Guard: Do you want to get out?
Guard: You'll have to have sex with me.
Her: Please, I can't do that. It's wrong, and I'm a virgin.
Guard: Well then you can do it from behind.
Her: No please, I can't do that.
Obviously, the guard didn't had much to her pleas, and raped her anyway. Apparently the poor girl has been a bit mentally disturbed ever since. Her personality and attitude completely changed, and she has become a withdrawn person.
You might think this is a bit exaggerated, but this is apparently not too all uncommon. You'll find many people with stories to till. The most horrific one I've heard, however, and I definitely hope this activity is not too widespread (but you can never tell) is once again about a father of some person my friend knew. He was a political activist, and the father simply disappeared. Later, they found out that he was stoned to death. Can you imagine that? Being buried up to the neck in sand, being surrounded by mobs of people who have been told that if they hit you it's like hitting the devil, and chucking stones at your head, while delighting at it? And this is not because of some crime such as murder or adultery (which some, though thankfully few, religious scholars still thinking stoning should apply to), but simply for being a political activist.
These, of course, are extreme cases, but every single person has had a story of being harassed some way or another by the religious police. Whether being stopped at night while driving, whether having their sisters, daughters or mom harrassed, or whether being stopped simply because the policeman needs to reach his quota of ten catches for the day. Heed well Bahrain, do not let people fool you into thinking a "promotion of virtue and prevention of vice" police force will be any good, even if it's wrapped in sweet words.
I wish the policeme were the only problem the people hate, but unfortunately, that is only the tip of the iceberg.
I've just come back from a (rather long) holiday from, of all places, Iran. Now this was my first ever visit to Iran, and it definitely was an eye opener. I didn't visit many places; only Tehran and a northern city on the Caspian sea called Chaloos.
General stereotype of Iran is that it is a place filled with hateful, religiously zealout, and crazy mullahs, while at the same time having a very friendly (and very good looking) population. Basically Saudi Arabia, but with a funny-sounding language.
My stereotype of Iran (before arriving) was a place much more liberal than what people expect, while at the same time having a very friendly (and very good looking) population. Basically Bahrain, but with a funny-sounding language.
After visiting, I think that both viewpoints were partly right (definitely on the good looking part), partly wrong, and way oversimplistic. Over the next few days, I'll (hopefully, fingers crossed) post my views and impressions on this vast and very interesting county. Hopefully other people will find them interesting!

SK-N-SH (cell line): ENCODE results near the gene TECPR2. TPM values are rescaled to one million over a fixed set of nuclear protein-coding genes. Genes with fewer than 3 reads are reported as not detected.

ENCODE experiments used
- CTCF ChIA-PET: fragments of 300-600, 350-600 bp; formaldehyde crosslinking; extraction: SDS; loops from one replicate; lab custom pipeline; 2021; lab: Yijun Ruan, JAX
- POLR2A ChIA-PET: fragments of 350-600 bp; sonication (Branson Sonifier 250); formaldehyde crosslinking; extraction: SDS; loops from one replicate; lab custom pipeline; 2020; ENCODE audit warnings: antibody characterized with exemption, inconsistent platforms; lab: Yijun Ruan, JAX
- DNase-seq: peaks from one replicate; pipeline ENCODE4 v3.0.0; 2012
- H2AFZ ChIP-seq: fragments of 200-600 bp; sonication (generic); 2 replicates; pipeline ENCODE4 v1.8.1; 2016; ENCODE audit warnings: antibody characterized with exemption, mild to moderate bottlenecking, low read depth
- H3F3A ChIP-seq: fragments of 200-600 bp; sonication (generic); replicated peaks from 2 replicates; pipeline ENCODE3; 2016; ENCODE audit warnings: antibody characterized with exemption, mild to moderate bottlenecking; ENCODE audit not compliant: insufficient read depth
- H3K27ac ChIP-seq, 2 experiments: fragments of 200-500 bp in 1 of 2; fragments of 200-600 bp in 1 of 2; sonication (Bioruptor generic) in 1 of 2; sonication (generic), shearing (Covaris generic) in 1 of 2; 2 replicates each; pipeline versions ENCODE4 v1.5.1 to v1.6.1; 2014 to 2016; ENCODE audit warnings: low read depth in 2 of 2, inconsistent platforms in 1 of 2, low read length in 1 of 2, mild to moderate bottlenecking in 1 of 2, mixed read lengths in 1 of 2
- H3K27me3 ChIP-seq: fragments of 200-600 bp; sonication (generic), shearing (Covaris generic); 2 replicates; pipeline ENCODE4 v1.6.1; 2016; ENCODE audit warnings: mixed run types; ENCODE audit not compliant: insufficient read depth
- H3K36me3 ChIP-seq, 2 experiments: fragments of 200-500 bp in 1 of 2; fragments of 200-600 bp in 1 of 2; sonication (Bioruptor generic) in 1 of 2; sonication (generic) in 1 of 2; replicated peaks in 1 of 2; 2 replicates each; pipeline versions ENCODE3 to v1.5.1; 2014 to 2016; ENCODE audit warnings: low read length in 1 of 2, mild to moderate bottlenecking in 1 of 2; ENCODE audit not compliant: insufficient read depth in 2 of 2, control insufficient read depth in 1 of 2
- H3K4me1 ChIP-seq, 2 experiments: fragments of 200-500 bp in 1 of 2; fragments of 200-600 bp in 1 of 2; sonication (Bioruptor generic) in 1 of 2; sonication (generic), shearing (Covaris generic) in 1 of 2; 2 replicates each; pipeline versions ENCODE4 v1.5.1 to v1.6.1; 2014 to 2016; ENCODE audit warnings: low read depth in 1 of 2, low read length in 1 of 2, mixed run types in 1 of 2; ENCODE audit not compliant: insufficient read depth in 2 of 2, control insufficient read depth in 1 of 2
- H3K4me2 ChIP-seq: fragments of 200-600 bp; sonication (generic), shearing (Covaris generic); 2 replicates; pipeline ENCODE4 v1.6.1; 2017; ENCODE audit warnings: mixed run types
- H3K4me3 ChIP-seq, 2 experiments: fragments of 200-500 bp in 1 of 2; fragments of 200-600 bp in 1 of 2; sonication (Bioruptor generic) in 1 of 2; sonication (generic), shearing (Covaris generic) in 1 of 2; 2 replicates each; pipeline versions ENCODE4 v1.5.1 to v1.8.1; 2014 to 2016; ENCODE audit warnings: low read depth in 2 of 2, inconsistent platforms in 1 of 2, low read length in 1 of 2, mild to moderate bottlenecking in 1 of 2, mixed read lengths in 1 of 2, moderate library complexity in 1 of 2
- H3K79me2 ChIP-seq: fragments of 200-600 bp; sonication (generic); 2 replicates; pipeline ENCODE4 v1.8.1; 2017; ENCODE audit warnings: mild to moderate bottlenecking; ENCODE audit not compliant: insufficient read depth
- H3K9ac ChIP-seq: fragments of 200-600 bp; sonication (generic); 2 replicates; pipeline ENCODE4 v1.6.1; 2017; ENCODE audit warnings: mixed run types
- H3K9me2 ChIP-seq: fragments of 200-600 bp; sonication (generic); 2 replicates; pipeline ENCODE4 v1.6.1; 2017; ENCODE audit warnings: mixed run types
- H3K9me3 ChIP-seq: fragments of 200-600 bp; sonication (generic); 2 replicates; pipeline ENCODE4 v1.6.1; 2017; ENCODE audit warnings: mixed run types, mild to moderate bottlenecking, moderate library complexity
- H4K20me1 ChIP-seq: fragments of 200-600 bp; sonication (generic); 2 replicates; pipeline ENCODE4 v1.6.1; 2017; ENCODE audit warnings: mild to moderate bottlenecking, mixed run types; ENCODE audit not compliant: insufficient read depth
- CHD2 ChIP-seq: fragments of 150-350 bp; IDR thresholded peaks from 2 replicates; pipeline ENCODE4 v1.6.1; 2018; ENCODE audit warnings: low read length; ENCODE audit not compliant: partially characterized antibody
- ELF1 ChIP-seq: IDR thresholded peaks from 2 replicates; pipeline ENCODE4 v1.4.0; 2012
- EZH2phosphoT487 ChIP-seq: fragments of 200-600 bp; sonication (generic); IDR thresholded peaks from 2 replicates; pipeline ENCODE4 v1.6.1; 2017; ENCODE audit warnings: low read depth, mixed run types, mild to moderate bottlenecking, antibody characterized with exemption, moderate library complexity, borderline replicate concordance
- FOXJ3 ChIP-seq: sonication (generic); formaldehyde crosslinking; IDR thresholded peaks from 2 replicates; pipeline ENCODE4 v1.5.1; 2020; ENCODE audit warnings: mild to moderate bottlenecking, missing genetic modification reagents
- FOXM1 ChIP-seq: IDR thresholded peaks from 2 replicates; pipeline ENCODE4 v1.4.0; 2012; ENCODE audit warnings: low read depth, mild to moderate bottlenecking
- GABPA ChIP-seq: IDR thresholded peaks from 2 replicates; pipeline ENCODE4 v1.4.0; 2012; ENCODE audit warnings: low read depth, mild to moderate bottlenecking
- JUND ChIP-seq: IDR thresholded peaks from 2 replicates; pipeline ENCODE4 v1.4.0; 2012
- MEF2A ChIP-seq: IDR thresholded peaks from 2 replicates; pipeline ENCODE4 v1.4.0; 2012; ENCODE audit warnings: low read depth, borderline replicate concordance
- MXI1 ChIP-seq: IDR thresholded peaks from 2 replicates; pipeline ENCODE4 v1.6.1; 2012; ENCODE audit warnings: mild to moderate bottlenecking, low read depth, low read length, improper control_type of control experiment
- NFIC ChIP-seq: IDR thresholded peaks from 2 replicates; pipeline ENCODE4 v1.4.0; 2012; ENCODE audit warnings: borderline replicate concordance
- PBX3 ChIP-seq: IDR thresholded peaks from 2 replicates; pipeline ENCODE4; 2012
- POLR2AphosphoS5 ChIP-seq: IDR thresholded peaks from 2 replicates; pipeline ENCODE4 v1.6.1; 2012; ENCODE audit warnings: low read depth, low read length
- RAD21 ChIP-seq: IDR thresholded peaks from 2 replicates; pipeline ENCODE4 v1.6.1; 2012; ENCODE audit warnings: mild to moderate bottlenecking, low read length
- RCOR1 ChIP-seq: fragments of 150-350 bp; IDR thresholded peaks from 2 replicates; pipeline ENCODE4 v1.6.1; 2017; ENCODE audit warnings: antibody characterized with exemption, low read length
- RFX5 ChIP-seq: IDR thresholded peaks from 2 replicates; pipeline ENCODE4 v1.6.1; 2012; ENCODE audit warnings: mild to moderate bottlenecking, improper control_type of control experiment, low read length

First, let me run through the obvious, stereotypical stuff, which any person can tell you about Iran. Yes, the girls there are amazingly beautiful, but (unfortunately) the guys there are considered by girls to be just as good looking as well, so to find a good looking girl you'll have lots of competition from other guys! Just as beautiful is there scenery and landscapes, which ranges from snowcapped mountains (where you can ski or go mountain trekking) to forests to sunny beaches.
Yes, they are extremely friendly and generous people, and if you are fortunate enough to get to know an Iranian, he'll immediately introduce you to his family and make you feel as if you're in your own home.
Yes, they have a long, interesting, and complex history and culture, spanning more than 5000 years and encompassing ethnicities as different as Turkmen, Uzbeks, Arabs, and Baluchs. They are also extremely proud (verging on arrogant) of their history, just as any other country I guess.
Although these ideas are extemely interesting in themselves, I'm going to make more of a social commentary on the place. The above traits are fairly well known, and in depth writing on them can be found in a lot of places. I'll confine my writing to what I thought was surprising, peculiar, and unexpected to Iran, along as well to similarities between Bahrain and Iran.
Disclaimer: I, being naturally a very skeptical and critical person, will naturally tend to mention more of the unusual and less positive features of Iranian society. If there are any Iranian readers (I sincerely doubt it) of this blog, please do not take this as a direct attack in Iran. In fact, it has been one of the most beautiful, interesting, and amazing countries I've visited. My skeptical nature, however, will make my commentary seem (maybe) rather negative.